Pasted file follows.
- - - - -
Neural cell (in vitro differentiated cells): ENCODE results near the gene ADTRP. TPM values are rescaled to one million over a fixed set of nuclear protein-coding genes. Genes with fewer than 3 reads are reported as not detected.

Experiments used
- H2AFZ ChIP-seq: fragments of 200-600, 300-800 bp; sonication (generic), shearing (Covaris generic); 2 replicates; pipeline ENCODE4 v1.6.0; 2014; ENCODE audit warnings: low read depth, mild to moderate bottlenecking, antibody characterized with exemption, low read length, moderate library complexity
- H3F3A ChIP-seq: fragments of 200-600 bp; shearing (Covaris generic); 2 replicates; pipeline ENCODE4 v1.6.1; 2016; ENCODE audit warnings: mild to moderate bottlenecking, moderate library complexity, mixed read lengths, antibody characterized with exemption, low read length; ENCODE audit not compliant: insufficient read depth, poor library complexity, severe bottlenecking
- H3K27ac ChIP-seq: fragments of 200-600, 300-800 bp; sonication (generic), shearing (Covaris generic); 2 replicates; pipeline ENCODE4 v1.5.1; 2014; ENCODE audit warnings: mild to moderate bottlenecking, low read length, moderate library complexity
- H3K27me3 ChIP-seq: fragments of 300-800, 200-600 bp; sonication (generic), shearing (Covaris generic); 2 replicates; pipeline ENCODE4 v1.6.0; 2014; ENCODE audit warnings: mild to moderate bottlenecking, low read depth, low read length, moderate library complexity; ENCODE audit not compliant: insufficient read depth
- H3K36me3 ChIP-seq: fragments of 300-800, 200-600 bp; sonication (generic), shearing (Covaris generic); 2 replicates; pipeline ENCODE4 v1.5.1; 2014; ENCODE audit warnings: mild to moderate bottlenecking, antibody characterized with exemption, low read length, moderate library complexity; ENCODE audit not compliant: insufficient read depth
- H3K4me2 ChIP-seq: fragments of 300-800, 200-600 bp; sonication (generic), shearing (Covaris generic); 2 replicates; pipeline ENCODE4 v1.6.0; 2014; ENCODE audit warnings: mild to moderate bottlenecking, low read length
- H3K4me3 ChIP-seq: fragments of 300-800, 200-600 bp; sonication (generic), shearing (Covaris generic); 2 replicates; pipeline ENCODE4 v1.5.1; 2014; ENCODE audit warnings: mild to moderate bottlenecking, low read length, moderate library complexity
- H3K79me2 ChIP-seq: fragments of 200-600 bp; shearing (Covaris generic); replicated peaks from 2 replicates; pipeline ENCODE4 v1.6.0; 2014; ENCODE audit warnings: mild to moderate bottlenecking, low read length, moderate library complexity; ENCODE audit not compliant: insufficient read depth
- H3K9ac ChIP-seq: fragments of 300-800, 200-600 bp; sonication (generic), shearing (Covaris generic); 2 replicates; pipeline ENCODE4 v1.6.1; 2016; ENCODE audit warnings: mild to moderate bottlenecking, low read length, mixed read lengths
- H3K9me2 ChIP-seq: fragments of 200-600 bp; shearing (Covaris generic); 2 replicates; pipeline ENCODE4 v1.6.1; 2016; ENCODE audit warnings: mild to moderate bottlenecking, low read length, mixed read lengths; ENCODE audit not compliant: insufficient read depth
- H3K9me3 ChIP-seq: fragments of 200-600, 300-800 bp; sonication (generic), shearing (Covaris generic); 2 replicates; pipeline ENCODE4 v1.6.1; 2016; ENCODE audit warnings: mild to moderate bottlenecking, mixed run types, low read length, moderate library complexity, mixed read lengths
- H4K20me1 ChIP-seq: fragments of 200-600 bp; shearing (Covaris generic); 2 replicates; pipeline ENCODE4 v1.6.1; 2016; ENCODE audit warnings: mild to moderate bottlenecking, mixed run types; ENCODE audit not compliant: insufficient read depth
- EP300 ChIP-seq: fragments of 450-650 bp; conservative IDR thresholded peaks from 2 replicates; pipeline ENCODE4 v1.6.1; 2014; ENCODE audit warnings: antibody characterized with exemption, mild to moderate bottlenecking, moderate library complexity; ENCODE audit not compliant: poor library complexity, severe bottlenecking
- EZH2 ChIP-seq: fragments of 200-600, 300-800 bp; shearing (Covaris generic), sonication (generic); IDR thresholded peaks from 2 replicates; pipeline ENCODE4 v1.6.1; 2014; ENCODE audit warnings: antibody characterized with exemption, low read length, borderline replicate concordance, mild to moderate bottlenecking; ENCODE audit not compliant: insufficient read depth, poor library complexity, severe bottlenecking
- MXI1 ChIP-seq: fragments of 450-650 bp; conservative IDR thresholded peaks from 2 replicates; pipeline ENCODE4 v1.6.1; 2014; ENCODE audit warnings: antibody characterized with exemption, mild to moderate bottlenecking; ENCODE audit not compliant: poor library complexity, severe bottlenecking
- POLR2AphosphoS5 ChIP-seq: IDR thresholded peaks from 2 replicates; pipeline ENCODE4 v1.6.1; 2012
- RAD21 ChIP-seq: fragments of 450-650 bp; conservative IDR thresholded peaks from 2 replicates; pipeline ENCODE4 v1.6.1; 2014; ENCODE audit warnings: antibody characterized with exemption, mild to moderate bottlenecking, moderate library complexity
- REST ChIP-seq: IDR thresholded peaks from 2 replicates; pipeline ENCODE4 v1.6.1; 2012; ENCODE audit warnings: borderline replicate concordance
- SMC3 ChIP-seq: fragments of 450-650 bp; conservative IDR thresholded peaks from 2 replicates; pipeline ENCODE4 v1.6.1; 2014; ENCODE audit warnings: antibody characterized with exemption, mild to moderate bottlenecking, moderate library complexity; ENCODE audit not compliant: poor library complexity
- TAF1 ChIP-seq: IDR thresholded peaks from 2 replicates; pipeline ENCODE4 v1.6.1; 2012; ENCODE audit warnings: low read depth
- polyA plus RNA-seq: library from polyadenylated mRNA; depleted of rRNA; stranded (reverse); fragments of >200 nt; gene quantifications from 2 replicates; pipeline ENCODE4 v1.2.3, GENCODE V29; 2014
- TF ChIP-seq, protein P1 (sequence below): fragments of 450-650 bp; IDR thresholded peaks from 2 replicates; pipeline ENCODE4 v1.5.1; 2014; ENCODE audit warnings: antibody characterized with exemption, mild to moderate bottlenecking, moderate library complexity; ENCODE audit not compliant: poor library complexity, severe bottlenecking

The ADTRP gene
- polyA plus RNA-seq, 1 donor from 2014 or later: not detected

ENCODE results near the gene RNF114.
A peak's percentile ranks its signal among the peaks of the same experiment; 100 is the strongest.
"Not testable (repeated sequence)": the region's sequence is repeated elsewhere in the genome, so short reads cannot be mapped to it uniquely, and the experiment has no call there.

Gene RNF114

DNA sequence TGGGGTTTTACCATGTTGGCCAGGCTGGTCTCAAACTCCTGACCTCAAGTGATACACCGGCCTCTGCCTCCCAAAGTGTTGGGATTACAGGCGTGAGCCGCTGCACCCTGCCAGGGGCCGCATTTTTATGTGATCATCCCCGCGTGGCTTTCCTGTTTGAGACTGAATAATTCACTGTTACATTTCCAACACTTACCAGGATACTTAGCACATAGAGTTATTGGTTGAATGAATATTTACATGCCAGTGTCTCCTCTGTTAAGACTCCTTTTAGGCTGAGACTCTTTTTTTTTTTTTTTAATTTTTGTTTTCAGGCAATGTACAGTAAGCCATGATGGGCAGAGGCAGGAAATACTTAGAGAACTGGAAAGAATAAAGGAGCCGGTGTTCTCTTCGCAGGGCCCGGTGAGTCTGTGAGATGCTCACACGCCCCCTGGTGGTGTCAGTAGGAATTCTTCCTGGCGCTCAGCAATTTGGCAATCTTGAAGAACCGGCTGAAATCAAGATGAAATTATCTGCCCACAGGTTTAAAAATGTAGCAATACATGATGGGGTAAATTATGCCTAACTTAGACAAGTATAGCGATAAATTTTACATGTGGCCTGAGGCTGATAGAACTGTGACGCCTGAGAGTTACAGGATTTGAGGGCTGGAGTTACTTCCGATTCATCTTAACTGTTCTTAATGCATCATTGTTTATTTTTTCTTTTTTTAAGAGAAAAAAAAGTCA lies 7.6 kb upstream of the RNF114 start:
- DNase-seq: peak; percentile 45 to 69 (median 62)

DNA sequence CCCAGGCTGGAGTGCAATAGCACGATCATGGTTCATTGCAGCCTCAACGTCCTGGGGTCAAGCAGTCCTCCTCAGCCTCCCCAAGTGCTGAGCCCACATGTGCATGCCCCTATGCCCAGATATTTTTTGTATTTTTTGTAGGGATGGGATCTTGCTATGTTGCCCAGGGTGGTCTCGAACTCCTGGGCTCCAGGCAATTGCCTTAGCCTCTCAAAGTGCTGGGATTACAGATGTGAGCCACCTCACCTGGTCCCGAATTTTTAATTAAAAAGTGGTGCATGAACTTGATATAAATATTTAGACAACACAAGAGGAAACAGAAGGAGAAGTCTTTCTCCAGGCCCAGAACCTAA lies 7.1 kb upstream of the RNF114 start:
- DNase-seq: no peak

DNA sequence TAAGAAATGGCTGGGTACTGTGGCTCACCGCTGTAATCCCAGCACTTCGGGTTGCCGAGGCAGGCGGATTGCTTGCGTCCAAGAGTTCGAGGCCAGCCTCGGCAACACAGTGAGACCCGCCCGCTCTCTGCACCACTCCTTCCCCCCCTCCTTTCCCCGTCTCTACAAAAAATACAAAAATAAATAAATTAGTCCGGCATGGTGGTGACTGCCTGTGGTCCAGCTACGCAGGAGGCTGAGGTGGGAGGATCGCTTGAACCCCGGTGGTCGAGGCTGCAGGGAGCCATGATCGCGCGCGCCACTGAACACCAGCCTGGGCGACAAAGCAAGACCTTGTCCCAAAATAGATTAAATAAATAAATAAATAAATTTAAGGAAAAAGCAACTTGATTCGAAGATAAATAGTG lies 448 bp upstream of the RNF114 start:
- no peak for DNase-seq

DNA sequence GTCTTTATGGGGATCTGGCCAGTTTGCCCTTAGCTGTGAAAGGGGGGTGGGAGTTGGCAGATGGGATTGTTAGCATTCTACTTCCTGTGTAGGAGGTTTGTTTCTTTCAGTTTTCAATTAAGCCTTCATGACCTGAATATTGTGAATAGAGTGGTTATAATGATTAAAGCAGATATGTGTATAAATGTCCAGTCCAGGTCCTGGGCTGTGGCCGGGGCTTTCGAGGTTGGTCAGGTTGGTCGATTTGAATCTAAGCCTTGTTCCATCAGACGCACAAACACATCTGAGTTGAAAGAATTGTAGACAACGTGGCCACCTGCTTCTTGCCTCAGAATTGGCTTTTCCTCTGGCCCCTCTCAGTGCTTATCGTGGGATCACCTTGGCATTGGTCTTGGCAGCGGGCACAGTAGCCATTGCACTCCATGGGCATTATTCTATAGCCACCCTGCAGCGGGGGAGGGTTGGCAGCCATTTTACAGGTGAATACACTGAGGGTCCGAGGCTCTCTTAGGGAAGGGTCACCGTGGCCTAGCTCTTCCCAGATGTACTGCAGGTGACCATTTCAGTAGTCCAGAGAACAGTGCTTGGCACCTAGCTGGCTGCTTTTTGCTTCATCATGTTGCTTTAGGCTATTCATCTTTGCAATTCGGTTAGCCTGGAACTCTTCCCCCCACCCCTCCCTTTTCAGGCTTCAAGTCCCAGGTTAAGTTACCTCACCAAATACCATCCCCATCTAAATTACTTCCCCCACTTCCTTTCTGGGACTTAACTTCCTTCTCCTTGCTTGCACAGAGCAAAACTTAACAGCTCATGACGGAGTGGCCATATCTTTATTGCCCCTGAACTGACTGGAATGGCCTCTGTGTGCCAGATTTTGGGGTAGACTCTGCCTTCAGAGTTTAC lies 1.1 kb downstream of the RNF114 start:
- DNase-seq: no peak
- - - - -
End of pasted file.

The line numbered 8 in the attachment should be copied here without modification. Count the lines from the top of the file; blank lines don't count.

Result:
- H3K4me2 ChIP-seq: fragments of 300-800, 200-600 bp; sonication (generic), shearing (Covaris generic); 2 replicates; pipeline ENCODE4 v1.6.0; 2014; ENCODE audit warnings: mild to moderate bottlenecking, low read length